[Photographer, b. 1943, Scandiano, Italy, d. 1992, Reggio Emilia, Italy.]
The ultimate role of photography as a contemporary language of visual communication consists of its capacity to slow down our fast and chaotic way of reading images.
[Writer, critic, and theorist, b. 1915, Cherbourg, d. 1980, Paris.]
When we define the Photograph as a motionless image, this does not mean only that the figures it represents do not move; it means that they do not emerge, do not leave: they are anesthetized and fastened down, like butterflies.
[Photographer, b. 1943, Budapest, Hungary, lives in New York.]
Stop and go: always on some journey. My bounty is a photograph or two.
[Photographer, b. 1906, Vienna, Austria, d. 1983, New York.]
Speed, the fundamental condition of the activities of our day is the power of photography, indeed the modern art of today, the art of the split second.
[Photographer, b. 1946, Vancouver, Canada, lives in Vancouver.]
Reportage, or the spontaneous, fleeting aspect of the photographic image, appear simultaneously with the pictorial, tableau-like aspect at the origins of photography; its traces can be seen in the blurred elements of Daguerre’s first scenes. Reportage evolves in the pursuit of the blurred parts of the pictures.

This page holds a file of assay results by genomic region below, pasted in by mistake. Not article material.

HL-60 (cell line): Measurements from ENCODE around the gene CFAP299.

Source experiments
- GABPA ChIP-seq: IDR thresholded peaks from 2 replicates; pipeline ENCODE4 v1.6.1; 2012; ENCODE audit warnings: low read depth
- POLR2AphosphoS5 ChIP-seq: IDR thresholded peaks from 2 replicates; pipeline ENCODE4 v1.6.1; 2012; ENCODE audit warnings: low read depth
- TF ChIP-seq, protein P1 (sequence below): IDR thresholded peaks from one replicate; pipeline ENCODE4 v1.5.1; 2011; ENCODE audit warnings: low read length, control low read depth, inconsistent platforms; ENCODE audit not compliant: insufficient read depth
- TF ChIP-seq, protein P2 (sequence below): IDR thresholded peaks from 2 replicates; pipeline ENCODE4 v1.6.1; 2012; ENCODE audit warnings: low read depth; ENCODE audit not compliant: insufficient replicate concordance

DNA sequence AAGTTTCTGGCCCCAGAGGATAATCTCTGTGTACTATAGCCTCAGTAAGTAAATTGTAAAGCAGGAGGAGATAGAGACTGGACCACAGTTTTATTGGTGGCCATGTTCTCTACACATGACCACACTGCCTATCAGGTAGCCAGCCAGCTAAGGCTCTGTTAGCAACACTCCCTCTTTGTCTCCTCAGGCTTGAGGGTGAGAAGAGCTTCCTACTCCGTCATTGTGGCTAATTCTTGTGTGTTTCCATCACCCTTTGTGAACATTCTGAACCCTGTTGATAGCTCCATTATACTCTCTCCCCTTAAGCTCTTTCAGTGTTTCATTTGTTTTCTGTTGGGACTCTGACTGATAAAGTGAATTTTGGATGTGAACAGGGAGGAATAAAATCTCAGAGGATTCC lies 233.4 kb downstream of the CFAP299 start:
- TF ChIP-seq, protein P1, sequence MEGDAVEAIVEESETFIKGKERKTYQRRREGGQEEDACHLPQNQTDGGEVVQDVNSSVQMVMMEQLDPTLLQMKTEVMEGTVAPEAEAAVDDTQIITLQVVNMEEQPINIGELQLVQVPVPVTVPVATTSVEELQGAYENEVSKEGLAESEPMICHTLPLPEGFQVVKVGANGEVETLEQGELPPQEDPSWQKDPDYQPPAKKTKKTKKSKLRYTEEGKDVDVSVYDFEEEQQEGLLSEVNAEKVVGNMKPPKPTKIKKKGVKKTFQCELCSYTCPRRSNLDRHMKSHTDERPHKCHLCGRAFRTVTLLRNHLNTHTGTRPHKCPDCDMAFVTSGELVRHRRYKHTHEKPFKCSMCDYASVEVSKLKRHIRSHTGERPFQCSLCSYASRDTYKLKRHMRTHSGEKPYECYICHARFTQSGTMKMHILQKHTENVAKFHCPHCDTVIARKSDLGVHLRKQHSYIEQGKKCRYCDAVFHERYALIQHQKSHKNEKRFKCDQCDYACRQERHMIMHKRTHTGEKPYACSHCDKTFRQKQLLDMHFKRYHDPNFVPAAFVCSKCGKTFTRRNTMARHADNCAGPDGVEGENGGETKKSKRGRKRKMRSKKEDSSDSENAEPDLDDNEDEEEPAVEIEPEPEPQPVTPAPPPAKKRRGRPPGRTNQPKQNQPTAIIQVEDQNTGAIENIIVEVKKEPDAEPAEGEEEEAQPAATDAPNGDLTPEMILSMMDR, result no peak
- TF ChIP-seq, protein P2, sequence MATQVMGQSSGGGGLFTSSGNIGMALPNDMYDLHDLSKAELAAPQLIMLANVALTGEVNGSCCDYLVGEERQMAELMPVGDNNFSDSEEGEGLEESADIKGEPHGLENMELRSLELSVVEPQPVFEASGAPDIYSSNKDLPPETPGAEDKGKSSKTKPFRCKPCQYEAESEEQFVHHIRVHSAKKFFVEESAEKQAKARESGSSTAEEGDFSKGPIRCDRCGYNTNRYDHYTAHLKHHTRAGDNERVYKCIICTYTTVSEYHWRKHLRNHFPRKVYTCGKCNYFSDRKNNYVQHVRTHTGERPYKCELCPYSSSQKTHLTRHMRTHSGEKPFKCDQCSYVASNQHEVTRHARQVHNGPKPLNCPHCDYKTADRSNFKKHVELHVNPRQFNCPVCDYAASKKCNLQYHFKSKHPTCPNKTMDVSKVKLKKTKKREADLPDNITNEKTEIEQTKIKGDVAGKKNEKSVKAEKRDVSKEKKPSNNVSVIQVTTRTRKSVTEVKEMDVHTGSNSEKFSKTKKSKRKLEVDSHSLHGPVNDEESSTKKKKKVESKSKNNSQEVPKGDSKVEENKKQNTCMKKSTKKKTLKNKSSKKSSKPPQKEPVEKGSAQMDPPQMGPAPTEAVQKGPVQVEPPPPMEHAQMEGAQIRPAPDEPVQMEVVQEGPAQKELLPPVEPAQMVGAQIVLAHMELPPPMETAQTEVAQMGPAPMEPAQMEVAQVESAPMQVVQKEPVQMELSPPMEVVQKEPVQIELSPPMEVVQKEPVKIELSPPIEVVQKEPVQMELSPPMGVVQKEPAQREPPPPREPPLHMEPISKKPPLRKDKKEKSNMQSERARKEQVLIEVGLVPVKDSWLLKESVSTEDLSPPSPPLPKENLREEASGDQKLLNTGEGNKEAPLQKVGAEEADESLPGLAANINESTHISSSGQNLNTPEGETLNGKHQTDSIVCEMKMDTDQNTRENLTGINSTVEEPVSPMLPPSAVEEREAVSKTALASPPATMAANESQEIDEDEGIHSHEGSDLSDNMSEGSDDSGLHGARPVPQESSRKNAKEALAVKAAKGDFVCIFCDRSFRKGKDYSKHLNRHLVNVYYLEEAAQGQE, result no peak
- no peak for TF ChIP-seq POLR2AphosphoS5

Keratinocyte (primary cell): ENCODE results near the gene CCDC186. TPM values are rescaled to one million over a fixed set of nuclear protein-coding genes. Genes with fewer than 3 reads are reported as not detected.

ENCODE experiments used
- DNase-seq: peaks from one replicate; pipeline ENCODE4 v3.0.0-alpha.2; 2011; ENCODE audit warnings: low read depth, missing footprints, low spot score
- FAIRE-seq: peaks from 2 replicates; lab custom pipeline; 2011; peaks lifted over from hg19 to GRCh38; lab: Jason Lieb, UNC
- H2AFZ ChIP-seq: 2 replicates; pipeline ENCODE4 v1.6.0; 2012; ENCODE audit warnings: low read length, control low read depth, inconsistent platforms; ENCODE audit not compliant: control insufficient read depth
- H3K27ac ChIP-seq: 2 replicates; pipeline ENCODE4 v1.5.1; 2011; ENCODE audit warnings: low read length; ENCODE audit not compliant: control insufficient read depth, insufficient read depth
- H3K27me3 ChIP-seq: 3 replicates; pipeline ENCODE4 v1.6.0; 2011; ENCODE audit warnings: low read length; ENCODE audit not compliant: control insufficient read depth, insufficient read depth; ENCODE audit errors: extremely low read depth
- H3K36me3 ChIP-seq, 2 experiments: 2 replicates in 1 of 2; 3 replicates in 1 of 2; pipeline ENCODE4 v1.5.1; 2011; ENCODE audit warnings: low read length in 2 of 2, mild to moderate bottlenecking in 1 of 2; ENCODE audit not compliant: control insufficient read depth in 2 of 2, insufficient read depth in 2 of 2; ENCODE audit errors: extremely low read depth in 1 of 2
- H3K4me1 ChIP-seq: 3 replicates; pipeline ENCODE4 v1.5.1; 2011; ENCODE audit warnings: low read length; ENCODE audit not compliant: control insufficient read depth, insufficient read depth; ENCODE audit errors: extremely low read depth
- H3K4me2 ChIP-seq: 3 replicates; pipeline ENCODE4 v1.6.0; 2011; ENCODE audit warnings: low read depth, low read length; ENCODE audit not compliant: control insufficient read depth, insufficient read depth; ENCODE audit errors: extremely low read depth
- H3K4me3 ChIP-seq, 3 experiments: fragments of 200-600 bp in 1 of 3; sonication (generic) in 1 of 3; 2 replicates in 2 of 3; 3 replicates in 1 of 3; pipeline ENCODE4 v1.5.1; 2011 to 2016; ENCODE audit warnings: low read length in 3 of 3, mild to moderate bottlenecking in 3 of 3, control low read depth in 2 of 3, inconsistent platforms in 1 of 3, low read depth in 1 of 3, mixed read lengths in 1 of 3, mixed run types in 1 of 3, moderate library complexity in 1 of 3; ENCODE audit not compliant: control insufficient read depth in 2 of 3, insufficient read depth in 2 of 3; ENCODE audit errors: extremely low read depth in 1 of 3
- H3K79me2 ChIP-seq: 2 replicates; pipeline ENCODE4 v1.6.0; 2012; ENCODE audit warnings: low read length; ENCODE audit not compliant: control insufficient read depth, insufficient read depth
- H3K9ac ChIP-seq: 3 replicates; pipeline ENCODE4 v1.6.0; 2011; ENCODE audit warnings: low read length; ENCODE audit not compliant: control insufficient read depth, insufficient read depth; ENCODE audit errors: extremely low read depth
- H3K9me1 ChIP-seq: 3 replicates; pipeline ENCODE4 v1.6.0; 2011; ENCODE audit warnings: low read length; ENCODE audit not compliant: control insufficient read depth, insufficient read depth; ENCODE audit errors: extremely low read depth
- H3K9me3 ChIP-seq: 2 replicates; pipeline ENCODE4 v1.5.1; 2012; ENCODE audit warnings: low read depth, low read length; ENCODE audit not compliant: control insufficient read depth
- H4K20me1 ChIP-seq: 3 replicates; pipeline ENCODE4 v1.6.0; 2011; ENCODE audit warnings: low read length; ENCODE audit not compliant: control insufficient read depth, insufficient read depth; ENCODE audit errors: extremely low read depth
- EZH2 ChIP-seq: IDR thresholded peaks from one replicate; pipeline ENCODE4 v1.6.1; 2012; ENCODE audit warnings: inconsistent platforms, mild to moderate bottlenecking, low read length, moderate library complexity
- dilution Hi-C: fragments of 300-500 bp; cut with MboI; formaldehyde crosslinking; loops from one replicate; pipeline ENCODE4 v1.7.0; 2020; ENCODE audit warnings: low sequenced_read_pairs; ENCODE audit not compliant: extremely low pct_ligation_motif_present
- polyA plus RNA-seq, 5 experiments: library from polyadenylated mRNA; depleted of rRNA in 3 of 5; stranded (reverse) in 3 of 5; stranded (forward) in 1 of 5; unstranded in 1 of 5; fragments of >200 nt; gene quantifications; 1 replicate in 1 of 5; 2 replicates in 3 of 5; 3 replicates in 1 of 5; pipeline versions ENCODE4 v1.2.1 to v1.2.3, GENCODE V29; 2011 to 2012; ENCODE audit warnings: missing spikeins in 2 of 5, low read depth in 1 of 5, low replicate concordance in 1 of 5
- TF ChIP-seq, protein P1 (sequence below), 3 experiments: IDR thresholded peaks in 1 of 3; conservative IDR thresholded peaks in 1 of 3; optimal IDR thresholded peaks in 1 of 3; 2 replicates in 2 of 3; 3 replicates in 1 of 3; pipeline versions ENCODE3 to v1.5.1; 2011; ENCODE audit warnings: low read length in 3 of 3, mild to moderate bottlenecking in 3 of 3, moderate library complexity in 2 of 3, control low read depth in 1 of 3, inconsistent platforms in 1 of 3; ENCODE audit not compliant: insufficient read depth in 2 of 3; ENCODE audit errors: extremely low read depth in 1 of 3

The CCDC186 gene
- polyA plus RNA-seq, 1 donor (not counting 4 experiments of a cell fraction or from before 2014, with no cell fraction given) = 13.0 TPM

[Artist, b. 1925, Port Arthur, Texas, d. 2008, Captiva Island, Florida.]
One gets as much information as a witness of activity from a fleeting glance, like a quick look, sometimes in motion, as one does staring at the subject. Because even if you remain stationary, your mind wanders, and it’s that kind of activity that I would like to get into the photograph.
[Photographer, b. 1904, Korçë, Albania, d. 1984, Stamford, Connecticut.]
Time could truly be made to stand still. Texture could be retained despite violent movement. (On the development of high-speed strobes)
[Writer and theorist, b. 1932, Paris, lives in La Rochelle, France.]
To regain our liberty (and our distance), we must slow the images down.